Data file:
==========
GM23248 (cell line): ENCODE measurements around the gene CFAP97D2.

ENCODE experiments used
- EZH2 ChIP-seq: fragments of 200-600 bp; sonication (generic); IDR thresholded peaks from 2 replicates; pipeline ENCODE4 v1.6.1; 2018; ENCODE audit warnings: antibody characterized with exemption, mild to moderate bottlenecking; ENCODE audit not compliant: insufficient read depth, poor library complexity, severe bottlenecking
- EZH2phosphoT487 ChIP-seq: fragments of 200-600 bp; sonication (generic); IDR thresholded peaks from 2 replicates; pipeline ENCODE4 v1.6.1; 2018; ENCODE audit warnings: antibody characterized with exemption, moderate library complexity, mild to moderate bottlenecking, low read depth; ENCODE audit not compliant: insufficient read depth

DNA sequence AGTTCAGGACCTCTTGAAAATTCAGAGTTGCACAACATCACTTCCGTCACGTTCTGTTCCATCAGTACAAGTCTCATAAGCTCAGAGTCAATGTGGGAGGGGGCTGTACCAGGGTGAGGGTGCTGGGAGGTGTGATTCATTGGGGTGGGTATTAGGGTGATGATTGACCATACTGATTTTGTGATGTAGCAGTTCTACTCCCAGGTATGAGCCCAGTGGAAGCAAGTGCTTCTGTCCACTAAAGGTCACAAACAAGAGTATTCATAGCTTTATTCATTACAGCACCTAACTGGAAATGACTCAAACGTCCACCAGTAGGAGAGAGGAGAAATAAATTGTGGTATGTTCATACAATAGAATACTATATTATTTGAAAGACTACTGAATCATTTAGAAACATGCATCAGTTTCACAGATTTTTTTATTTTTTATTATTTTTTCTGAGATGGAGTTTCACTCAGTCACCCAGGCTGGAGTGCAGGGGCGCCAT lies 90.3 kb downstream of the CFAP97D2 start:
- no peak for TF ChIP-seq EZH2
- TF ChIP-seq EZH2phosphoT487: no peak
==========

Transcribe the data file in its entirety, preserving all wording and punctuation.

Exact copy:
GM23248 (cell line): ENCODE measurements around the gene CFAP97D2.

ENCODE experiments used
- EZH2 ChIP-seq: fragments of 200-600 bp; sonication (generic); IDR thresholded peaks from 2 replicates; pipeline ENCODE4 v1.6.1; 2018; ENCODE audit warnings: antibody characterized with exemption, mild to moderate bottlenecking; ENCODE audit not compliant: insufficient read depth, poor library complexity, severe bottlenecking
- EZH2phosphoT487 ChIP-seq: fragments of 200-600 bp; sonication (generic); IDR thresholded peaks from 2 replicates; pipeline ENCODE4 v1.6.1; 2018; ENCODE audit warnings: antibody characterized with exemption, moderate library complexity, mild to moderate bottlenecking, low read depth; ENCODE audit not compliant: insufficient read depth

DNA sequence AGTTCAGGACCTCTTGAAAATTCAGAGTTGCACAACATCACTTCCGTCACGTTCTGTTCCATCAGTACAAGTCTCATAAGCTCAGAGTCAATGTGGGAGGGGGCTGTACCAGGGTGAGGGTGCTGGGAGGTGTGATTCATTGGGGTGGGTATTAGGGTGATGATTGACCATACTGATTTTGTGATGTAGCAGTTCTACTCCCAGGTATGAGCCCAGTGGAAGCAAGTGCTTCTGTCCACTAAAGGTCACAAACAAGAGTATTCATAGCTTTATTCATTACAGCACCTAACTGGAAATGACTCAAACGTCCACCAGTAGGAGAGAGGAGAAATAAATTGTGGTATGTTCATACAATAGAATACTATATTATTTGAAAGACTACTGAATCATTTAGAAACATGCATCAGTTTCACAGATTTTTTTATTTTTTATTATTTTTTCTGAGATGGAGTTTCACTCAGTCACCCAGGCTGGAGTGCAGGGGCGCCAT lies 90.3 kb downstream of the CFAP97D2 start:
- no peak for TF ChIP-seq EZH2
- TF ChIP-seq EZH2phosphoT487: no peak